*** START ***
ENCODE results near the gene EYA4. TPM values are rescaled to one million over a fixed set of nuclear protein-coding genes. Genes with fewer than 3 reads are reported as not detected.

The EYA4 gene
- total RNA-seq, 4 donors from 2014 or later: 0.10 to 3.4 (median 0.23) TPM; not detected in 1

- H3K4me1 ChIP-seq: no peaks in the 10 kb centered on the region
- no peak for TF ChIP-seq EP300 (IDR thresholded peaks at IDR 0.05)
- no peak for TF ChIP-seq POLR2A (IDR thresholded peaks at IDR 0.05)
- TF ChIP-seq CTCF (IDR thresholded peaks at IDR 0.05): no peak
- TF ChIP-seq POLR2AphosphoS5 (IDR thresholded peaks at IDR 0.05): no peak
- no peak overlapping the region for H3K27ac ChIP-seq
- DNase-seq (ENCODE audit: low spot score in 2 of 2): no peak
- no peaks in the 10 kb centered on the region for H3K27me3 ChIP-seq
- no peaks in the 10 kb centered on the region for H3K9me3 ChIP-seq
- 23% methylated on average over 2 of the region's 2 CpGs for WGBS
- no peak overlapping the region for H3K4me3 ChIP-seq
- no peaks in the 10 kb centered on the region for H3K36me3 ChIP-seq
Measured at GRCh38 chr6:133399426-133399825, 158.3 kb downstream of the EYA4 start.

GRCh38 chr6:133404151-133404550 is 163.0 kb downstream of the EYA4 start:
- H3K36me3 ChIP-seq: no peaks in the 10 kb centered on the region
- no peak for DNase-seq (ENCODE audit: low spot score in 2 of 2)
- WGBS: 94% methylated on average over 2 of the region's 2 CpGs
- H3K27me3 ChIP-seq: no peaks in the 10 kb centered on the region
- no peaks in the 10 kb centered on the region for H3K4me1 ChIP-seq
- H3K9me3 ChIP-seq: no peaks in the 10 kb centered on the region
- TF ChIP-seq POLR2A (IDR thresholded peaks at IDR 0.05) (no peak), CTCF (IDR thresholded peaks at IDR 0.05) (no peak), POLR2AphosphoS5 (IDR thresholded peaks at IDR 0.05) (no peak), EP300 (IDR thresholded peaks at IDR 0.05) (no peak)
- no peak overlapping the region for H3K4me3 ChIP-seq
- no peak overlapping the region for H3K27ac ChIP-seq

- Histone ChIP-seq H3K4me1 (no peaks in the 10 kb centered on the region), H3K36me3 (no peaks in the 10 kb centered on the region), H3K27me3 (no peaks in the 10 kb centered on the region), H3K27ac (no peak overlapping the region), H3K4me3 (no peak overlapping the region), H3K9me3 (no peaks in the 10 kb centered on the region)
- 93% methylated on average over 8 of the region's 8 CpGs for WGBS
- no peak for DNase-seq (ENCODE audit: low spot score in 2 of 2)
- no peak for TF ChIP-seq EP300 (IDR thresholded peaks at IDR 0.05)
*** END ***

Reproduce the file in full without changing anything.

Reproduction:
ENCODE results near the gene EYA4. TPM values are rescaled to one million over a fixed set of nuclear protein-coding genes. Genes with fewer than 3 reads are reported as not detected.

The EYA4 gene
- total RNA-seq, 4 donors from 2014 or later: 0.10 to 3.4 (median 0.23) TPM; not detected in 1

- H3K4me1 ChIP-seq: no peaks in the 10 kb centered on the region
- no peak for TF ChIP-seq EP300 (IDR thresholded peaks at IDR 0.05)
- no peak for TF ChIP-seq POLR2A (IDR thresholded peaks at IDR 0.05)
- TF ChIP-seq CTCF (IDR thresholded peaks at IDR 0.05): no peak
- TF ChIP-seq POLR2AphosphoS5 (IDR thresholded peaks at IDR 0.05): no peak
- no peak overlapping the region for H3K27ac ChIP-seq
- DNase-seq (ENCODE audit: low spot score in 2 of 2): no peak
- no peaks in the 10 kb centered on the region for H3K27me3 ChIP-seq
- no peaks in the 10 kb centered on the region for H3K9me3 ChIP-seq
- 23% methylated on average over 2 of the region's 2 CpGs for WGBS
- no peak overlapping the region for H3K4me3 ChIP-seq
- no peaks in the 10 kb centered on the region for H3K36me3 ChIP-seq
Measured at GRCh38 chr6:133399426-133399825, 158.3 kb downstream of the EYA4 start.

GRCh38 chr6:133404151-133404550 is 163.0 kb downstream of the EYA4 start:
- H3K36me3 ChIP-seq: no peaks in the 10 kb centered on the region
- no peak for DNase-seq (ENCODE audit: low spot score in 2 of 2)
- WGBS: 94% methylated on average over 2 of the region's 2 CpGs
- H3K27me3 ChIP-seq: no peaks in the 10 kb centered on the region
- no peaks in the 10 kb centered on the region for H3K4me1 ChIP-seq
- H3K9me3 ChIP-seq: no peaks in the 10 kb centered on the region
- TF ChIP-seq POLR2A (IDR thresholded peaks at IDR 0.05) (no peak), CTCF (IDR thresholded peaks at IDR 0.05) (no peak), POLR2AphosphoS5 (IDR thresholded peaks at IDR 0.05) (no peak), EP300 (IDR thresholded peaks at IDR 0.05) (no peak)
- no peak overlapping the region for H3K4me3 ChIP-seq
- no peak overlapping the region for H3K27ac ChIP-seq

- Histone ChIP-seq H3K4me1 (no peaks in the 10 kb centered on the region), H3K36me3 (no peaks in the 10 kb centered on the region), H3K27me3 (no peaks in the 10 kb centered on the region), H3K27ac (no peak overlapping the region), H3K4me3 (no peak overlapping the region), H3K9me3 (no peaks in the 10 kb centered on the region)
- 93% methylated on average over 8 of the region's 8 CpGs for WGBS
- no peak for DNase-seq (ENCODE audit: low spot score in 2 of 2)
- no peak for TF ChIP-seq EP300 (IDR thresholded peaks at IDR 0.05)